Lucifer7, June 2005


Contents

Short Quotes
Editorial
H.P. Blavatsky in the Dictionary of Esotericism
Secret Beauty
Did the Jewish people karmically deserve the Holocaust?, Katinka Hesselink
Jews and Banking, some historical notes, Katinka Hesselink
Of Grave Earnestness and Little Sentimentality
A Monkey's Viewpoint


Short Quotes

H.P. Blavatsky, The Voice of the Silence

Beware of this, O candidate!  Beware of fear that spreadeth, like the black and soundless wings of midnight bat, between the moonlight of thy Soul and thy great goal that cometh in the distance for many.
Fear, O Disciple, kills the will and stays all action.  If lacking in the Shila (*) virtue - the pilgrim trips, and karmic pebbles bruise his feet along the rocky path.
Be of sure foot, O Candidate.  In Kshanti's (*) essence bathe thy soul;  for now thou dost approach the portal of that name, the gate of fortitude and patience.
(*) Shila = the key of Harmony in word and act, the key that counterbalances the cause and the effect, and leaves no further room for Karmic action.
Kshanti = patience sweet, that nought can ruffle. - in the words of H.P. Blavatsky in The Voice of the Silence

Buddhism, the Science of Life, p. 46.

To tell a man that it is wicked to be selfish is useless;  he must be shown that it is both short-sighted and foolish;  and that in his ignorance of the Law, he is shutting himself away in the darkness, refusing the crown which is his birthright.  Here the Buddhist teaching on the power of thought is seen to be of great value.

N. Sri Ram, Thoughts For Aspirants, Second Series

The way to the true inner self is by ceasing to identify oneself with that unreal self, the outer; we reach the higher automatically by withdrawing from the lower.

Paul Brunton, The Quest of the Overself, Chapter V

Attention is the soul of thinking and the root of perception.

Editorial

The subject of Blavatsky and Judaism has haunted me for some time, since Henk Spierenburg sent me the link to a set of articles on the Edmonton Theosophical Society-website. Having finished an introductory course on Judaism this past month, I feel qualified to put that story into perspective. Two aspects of the articles on that site get addressed in this issue: karma and Jews as bankers. In both cases I don't refer back to what Blavatsky said on Judaism. It is clear from her work that Blavatsky wasn't as obsessed with anti-semitism as some of her contemporaries, but she also didn't avoid the occasional remark that jars on today's ears. It is clear from her writings that she had a great respect for the Kabalistic tradition, so she certainly didn't condemn Judaism as a whole. Also I feel it is necessary to stress, though to most of my readers this would hopefully be self-evident, that she would have never supported Hitler. The first object of the Theosophical Society makes it clear that she was a supporter of brotherly feelings between people of diverse backgrounds. Also, as a Buddhist, killing innocent people would never have appealed to her. As a journalist, the Nazi way with the media would have repulsed her.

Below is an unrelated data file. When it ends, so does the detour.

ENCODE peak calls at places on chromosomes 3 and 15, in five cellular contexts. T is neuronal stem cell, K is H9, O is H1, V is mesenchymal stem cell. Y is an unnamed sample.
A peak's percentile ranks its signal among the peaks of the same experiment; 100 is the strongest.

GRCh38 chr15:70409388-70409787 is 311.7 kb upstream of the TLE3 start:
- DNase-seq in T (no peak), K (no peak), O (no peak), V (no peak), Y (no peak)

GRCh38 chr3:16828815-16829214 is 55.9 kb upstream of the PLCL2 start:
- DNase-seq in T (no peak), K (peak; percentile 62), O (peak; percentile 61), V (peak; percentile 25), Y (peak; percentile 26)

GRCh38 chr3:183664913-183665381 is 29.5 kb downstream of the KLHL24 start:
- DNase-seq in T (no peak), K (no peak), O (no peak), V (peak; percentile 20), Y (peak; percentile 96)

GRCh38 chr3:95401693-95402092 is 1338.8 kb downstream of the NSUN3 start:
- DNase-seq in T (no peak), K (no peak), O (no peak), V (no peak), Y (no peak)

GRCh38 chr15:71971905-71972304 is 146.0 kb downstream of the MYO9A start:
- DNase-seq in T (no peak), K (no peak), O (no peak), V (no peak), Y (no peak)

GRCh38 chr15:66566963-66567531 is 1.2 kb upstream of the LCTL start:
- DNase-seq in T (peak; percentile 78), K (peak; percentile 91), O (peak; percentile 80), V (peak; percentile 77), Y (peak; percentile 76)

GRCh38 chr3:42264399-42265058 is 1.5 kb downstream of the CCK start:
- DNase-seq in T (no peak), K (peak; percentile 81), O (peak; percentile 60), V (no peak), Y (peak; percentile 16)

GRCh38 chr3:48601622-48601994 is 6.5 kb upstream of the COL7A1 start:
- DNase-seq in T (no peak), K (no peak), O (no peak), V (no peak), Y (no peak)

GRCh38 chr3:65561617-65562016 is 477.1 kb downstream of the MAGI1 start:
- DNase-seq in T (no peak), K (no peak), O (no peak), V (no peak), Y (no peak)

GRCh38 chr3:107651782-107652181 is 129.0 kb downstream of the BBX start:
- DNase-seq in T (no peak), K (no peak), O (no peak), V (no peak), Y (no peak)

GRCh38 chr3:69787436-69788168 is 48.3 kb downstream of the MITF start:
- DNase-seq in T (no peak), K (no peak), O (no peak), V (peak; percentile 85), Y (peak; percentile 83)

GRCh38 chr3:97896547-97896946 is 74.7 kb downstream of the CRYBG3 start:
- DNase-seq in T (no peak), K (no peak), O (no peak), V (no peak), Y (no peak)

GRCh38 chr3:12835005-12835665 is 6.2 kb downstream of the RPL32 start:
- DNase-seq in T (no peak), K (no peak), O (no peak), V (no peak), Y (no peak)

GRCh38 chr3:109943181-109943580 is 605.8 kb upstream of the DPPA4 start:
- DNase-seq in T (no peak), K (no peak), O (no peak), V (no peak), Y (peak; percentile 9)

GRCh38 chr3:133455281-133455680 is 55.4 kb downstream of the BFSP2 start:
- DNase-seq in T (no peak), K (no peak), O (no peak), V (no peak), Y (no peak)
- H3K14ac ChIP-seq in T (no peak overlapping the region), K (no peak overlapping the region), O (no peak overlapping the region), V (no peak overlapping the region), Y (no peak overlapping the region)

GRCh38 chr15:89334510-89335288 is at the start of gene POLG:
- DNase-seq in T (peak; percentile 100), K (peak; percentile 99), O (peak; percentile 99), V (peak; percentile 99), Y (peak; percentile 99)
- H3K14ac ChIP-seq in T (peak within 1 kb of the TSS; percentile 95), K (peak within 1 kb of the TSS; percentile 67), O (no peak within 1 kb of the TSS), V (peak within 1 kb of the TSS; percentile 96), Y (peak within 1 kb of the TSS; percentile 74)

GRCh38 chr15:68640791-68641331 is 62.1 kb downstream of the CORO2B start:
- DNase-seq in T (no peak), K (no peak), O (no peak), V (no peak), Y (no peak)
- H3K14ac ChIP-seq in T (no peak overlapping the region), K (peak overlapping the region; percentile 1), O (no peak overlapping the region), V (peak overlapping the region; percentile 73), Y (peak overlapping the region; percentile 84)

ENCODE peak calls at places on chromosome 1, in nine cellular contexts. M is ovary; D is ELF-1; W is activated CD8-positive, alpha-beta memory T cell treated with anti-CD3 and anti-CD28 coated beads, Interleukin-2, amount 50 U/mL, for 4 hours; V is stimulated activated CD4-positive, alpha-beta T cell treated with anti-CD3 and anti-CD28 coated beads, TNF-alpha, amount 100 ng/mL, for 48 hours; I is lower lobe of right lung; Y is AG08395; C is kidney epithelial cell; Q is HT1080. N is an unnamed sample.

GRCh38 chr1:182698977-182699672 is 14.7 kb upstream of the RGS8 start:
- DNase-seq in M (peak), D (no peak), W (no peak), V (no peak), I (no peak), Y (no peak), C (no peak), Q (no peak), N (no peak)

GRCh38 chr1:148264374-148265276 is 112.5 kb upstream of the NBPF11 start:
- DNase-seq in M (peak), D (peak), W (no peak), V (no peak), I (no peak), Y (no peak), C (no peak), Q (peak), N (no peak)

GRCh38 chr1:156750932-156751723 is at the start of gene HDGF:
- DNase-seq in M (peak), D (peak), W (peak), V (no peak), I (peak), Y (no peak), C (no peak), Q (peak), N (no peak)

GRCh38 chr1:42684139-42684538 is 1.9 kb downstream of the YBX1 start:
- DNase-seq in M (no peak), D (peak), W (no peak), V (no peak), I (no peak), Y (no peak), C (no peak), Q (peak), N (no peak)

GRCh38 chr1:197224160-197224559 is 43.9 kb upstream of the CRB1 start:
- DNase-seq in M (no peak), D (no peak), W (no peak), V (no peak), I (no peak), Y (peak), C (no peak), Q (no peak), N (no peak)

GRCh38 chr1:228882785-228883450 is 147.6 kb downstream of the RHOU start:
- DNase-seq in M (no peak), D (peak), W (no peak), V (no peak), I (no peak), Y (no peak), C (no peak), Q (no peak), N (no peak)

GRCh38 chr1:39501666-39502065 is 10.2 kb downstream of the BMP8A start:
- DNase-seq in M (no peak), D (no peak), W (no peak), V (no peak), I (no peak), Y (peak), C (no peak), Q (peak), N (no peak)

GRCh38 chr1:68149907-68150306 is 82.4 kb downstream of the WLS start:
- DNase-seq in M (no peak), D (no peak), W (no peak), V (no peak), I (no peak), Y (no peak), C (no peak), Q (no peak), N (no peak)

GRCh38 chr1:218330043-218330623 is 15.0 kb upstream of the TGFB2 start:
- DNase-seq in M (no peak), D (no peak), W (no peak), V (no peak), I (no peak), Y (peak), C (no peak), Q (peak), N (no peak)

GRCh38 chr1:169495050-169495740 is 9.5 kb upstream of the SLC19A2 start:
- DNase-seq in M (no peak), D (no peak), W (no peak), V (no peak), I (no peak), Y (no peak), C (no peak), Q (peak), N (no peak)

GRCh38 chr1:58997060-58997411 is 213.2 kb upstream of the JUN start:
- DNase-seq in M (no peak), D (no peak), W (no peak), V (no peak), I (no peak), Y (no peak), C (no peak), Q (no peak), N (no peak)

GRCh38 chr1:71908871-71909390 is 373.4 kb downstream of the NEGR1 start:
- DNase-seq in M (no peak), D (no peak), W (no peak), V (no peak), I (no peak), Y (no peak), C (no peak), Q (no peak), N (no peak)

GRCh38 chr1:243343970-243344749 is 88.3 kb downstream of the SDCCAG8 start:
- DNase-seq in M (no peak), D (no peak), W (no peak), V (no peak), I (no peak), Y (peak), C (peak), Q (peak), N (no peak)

H.P. Blavatsky in the Dictionary of Esotericism

The editor can now truthfully state to have read the entries on H.P. Blavatsky and the Theosophical Society in the new "Dictionary of Gnosis & Western Esotericism". For a dictionary-item it is not all bad. James Santucci, also editor of Theosophical History, goes into Blavatsky's life with impressive detail. Unlike previous dealings with Blavatsky in publications that had the pretension of being scientific, this one is actually accurate. In some cases I am actually used to a more guarded treating of the details. Blavatsky's memory on her own life has a reputation of being a bit faulty. The article also gives Blavatsky her rightful place in history as ''any modern trend setting guru, ... she will most likely remain the most memorable and innovative esotericist of the 19th century."

As mentioned in the previous issue of Lucifer7, the article does mention the SPR report, but refrains from mentioning the withdrawal of that same report by the SPR a century later. Vernon Harrison wrote his 'J'accuse' in 1986 and elaborated on it in the 1996 publication of "H. P. BLAVATSKY and the SPR, An Examination of the Hodgson Report of 1885". The conclusion is that it has not been proven that Blavatsky was a fraud. It is disappointing to not see that mentioned in this otherwise excellent article. As Leslie Price says in a review on Blavatskyarchives (see links) scientists aren't in agreement on this issue. If the scientist don't agree, an article in an encyclopedic dictionary should reflect that fact.

Sources


Secret Beauty

Theosophical Notes, May 1952

Because beauty is something that depends as much upon the beholder as the object, there is no rule that can apply completely. Some forms are fairer by comparison than others, just as an average day becomes beautiful to us when  preceded by dull and gloomy skies. But just as goodness is not merely an absence of evil, so beauty is more than the presence of charm.

The comparative beauty of face and form, the attractive painting, dawn or harmonious tune, appeals to all in varying degrees.  But the real beauty that paints warm tones in memory's gray haze is that which comes from rare and fleeting moments, when harmony from within responds to harmony without.  We rise and sink, from time to time, from the dead level of our monotonous existence.  At such times we say we feel more deeply.  What is meant is that at such times our range includes a larger scope and vibrates to a wider scale of human perceptions.  Those who have suffered keenly and enjoyed greatly can, if they will, soothe, those who suffer, and laugh with those who rejoice.